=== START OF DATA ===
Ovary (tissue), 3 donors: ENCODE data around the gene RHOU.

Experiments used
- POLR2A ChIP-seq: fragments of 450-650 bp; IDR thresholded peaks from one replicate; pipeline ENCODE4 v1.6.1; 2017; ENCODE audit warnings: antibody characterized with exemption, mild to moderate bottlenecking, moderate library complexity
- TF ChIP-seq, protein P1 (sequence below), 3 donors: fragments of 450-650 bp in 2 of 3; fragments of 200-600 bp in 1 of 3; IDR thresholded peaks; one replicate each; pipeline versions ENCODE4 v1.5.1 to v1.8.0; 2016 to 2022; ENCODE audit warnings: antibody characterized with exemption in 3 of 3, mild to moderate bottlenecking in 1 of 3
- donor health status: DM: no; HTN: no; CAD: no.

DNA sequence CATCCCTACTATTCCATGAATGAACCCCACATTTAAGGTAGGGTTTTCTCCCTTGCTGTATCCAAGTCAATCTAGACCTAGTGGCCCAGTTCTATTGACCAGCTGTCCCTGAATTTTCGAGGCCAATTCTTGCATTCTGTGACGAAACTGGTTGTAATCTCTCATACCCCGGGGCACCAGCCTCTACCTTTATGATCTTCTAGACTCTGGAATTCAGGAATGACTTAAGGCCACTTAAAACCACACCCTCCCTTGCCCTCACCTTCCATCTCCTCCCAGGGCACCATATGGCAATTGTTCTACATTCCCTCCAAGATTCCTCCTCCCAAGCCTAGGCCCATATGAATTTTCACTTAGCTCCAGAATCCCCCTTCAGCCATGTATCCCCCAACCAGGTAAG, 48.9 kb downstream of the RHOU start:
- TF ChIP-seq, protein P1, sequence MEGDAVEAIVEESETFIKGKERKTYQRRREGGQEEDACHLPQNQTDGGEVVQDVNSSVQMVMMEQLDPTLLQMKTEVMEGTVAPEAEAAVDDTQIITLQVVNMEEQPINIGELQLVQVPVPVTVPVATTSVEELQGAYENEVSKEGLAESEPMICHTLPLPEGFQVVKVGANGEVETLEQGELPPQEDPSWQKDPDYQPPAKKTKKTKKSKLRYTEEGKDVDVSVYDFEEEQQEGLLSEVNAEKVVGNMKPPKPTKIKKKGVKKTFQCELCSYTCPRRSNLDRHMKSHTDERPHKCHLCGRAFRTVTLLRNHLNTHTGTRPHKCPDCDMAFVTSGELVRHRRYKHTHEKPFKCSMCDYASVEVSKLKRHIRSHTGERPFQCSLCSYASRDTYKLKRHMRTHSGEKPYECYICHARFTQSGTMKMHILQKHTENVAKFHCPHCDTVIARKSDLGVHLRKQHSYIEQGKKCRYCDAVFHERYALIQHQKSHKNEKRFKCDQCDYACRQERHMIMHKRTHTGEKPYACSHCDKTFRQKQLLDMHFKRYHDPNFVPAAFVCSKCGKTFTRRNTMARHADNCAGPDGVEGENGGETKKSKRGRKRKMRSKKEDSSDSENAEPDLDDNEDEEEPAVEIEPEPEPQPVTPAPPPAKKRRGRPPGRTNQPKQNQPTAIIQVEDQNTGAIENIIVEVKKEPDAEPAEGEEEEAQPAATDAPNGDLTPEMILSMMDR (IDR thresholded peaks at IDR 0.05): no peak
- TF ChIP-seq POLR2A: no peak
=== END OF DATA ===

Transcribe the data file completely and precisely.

Ovary (tissue), 3 donors: ENCODE data around the gene RHOU.

Experiments used
- POLR2A ChIP-seq: fragments of 450-650 bp; IDR thresholded peaks from one replicate; pipeline ENCODE4 v1.6.1; 2017; ENCODE audit warnings: antibody characterized with exemption, mild to moderate bottlenecking, moderate library complexity
- TF ChIP-seq, protein P1 (sequence below), 3 donors: fragments of 450-650 bp in 2 of 3; fragments of 200-600 bp in 1 of 3; IDR thresholded peaks; one replicate each; pipeline versions ENCODE4 v1.5.1 to v1.8.0; 2016 to 2022; ENCODE audit warnings: antibody characterized with exemption in 3 of 3, mild to moderate bottlenecking in 1 of 3
- donor health status: DM: no; HTN: no; CAD: no.

DNA sequence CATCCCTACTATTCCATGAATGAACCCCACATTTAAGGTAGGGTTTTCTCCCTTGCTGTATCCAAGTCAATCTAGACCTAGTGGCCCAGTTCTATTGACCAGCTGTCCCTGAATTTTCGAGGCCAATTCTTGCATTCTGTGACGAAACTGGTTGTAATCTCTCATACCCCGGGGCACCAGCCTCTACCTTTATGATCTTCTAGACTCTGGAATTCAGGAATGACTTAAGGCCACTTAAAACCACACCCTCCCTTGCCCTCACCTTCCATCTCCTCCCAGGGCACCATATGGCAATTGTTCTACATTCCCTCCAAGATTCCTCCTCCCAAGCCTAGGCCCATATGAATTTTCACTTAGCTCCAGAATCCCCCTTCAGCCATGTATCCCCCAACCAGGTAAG, 48.9 kb downstream of the RHOU start:
- TF ChIP-seq, protein P1, sequence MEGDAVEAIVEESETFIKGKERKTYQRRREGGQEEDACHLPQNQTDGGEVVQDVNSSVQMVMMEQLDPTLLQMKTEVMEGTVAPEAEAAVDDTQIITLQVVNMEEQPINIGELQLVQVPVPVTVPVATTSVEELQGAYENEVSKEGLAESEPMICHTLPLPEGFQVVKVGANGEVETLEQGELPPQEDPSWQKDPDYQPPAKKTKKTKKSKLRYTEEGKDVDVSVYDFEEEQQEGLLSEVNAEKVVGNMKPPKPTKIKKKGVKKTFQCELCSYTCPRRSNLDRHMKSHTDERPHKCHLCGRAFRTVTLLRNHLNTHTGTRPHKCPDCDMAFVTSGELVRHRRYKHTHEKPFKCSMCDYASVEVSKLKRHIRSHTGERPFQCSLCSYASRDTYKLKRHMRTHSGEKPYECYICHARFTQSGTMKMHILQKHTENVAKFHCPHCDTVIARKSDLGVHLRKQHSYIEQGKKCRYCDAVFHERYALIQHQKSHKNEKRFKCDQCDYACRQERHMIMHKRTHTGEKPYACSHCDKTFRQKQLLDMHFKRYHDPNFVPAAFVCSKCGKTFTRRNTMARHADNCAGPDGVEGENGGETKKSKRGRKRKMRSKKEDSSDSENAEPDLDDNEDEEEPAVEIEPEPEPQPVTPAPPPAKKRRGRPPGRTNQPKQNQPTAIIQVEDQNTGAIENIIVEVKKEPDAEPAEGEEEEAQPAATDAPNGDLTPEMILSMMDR (IDR thresholded peaks at IDR 0.05): no peak
- TF ChIP-seq POLR2A: no peak